Today's Winner: Fuse

The local lefty activist group Fuse published a spoof version of the Seattle Times today: The Slanted Times.

Featuring a contest to see if readers can tell the difference between Tim Eyman and Seattle Times quotes—"If not for the passage of Initiative 1053 and its tougher-to-raise-taxes policies, Gregoire and the Democrats would only be debating which taxes to unilaterally increase and by how much"; a "Mis-Truth Needle" that documents a parade of Times editorials betraying the supposedly even-keeled paper as leaning Republican; and a series of Times endorsements for losing conservative candidates (Mike McGavick?) that demonstrate just how out-of-step the Times editorial board is with the public—the Slanted Times offers a left-wing check on the paper that's been "leaning right since 1896."

Check it out here.

However, we wouldn't be giving Fuse today's winning Jolt if it weren't for something they actually did last week, which blew up online today with thousands of likes on Facebook and landing on the front page of Mother Jones after getting "Chart of the Day."

 



The upshot: Of 46 states for which data is available, just 12 prohibit gender discrimination in health care prices. (Washington is one of them). In all the other states, women generally pay more than men---in several states, for example, a 40-year-old woman buying a typical individual plan pays more than $1,200 more than a 40-year-old man for the same coverage over a year. The data for group health care plans is less shocking, but still consistent: In the absence of anti-discrimination laws, women pay more than men for the same health care coverage.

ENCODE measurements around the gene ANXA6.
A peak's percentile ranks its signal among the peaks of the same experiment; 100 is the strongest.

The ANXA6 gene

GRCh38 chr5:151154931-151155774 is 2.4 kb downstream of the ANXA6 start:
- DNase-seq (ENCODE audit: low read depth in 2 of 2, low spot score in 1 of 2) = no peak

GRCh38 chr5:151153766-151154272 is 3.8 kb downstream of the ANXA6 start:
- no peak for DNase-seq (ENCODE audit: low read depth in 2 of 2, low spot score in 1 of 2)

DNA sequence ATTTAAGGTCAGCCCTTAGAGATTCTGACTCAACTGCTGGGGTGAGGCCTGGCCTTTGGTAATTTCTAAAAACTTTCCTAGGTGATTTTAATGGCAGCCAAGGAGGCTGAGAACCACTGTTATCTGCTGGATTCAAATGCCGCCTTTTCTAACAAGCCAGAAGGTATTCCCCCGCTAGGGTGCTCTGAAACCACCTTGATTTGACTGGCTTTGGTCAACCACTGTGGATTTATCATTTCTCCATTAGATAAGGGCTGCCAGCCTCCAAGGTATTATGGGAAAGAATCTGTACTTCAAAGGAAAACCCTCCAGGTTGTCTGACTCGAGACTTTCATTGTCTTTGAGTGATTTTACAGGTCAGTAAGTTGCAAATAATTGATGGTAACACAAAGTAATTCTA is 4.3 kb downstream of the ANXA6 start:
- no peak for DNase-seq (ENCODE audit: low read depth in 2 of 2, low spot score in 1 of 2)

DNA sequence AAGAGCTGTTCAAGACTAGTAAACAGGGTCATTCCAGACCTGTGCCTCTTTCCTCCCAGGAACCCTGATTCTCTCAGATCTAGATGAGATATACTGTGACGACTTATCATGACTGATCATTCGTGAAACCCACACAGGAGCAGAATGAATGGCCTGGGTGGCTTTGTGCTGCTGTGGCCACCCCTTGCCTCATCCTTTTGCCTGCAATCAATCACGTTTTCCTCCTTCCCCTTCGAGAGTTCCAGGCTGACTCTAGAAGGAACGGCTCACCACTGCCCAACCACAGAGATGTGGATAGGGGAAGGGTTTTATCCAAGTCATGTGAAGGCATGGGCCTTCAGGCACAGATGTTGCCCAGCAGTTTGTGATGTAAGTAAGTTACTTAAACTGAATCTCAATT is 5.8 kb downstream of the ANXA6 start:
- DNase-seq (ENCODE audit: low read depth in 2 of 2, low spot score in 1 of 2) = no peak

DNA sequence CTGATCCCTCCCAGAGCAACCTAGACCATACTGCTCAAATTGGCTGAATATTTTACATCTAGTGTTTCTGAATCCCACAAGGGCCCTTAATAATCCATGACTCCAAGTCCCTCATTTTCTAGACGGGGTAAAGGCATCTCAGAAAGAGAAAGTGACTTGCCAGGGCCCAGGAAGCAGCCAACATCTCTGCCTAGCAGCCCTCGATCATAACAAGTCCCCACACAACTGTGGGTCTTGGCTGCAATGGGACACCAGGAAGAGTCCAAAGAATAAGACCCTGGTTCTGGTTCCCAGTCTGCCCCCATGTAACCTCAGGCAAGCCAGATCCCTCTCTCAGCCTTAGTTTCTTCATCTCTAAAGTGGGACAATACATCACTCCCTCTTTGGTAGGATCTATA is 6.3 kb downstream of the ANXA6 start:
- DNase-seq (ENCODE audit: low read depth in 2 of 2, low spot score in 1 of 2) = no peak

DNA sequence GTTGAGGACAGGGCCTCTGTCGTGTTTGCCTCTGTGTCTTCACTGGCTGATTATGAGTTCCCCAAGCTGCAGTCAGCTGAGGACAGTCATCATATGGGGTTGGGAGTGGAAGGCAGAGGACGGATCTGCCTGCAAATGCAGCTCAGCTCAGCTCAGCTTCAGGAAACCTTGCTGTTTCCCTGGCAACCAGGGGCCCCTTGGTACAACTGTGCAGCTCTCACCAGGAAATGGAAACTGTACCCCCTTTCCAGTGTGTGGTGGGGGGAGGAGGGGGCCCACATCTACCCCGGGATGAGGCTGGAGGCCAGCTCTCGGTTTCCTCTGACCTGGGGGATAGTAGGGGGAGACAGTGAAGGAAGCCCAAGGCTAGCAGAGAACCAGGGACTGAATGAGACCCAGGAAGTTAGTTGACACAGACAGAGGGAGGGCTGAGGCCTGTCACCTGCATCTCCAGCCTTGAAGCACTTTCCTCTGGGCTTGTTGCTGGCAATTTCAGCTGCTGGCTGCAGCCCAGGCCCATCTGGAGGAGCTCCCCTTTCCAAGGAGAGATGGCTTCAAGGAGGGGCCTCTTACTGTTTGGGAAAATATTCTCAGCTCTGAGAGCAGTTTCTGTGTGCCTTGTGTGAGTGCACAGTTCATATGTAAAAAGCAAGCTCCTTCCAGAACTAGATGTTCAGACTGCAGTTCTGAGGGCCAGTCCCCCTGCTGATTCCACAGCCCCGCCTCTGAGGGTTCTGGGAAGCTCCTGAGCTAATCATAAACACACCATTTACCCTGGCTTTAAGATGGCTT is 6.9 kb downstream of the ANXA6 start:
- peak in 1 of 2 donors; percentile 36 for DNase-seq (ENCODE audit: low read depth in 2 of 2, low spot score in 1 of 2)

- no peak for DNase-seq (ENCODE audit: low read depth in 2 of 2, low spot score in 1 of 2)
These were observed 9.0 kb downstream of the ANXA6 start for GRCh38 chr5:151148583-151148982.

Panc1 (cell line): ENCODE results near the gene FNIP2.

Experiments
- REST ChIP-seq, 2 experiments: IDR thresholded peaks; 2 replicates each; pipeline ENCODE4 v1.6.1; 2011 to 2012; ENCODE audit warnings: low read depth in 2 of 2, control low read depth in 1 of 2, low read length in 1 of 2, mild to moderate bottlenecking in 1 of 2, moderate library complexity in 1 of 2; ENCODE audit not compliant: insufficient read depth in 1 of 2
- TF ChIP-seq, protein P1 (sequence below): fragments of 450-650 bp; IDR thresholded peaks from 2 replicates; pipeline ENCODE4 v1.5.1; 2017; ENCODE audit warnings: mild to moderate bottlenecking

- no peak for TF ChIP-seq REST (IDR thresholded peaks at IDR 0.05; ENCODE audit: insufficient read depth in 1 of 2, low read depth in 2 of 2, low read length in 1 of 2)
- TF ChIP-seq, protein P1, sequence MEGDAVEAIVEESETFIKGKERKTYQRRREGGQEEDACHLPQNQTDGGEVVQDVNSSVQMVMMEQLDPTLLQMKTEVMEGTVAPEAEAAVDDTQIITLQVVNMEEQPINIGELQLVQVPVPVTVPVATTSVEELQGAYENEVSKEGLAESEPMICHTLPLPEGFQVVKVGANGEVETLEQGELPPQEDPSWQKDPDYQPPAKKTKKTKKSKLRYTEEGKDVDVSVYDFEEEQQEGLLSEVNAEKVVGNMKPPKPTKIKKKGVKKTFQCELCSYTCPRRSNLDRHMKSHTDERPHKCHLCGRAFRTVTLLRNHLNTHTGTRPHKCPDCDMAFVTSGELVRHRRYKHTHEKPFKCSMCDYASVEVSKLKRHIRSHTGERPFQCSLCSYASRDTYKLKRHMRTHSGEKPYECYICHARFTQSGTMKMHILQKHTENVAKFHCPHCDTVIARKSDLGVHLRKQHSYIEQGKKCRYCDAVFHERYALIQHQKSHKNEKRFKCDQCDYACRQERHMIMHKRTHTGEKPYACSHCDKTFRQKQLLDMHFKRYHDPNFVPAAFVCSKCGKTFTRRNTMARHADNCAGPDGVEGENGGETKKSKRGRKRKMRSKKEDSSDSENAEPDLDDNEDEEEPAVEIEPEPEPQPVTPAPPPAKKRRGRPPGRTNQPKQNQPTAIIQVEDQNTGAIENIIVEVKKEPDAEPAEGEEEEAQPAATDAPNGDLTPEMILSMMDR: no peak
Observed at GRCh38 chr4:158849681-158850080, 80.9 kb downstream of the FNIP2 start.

As you might have heard, the arguments for Obamacare's health insurance mandate didn't go so well today, with likely swing-vote justice Anthony Kennedy striking a skeptical note about the mandate and suggesting that requiring citizens to purchase a specific product, like health care, might violate the Commerce Clause of the US Constitution.

The health care act would ban the common practice of "gender rating," under which insurance companies routinely charge women more than men for the same health care coverage. Overall, gender rating costs women approximately $1 billion a year in extra premiums. According to the New York Times, more than 90 percent of the top-selling insurance plans charge women more than men for the exact same coverage.

Additionally, the plan would provide preventive health care, such as mammograms for breast-cancer screening, without a co-pay, and would reclassify maternity care as an "essential health benefit." Currently, most women buying individual insurance must pay a hefty extra premium for maternity care---94 percent of individual plans do not include maternity coverage.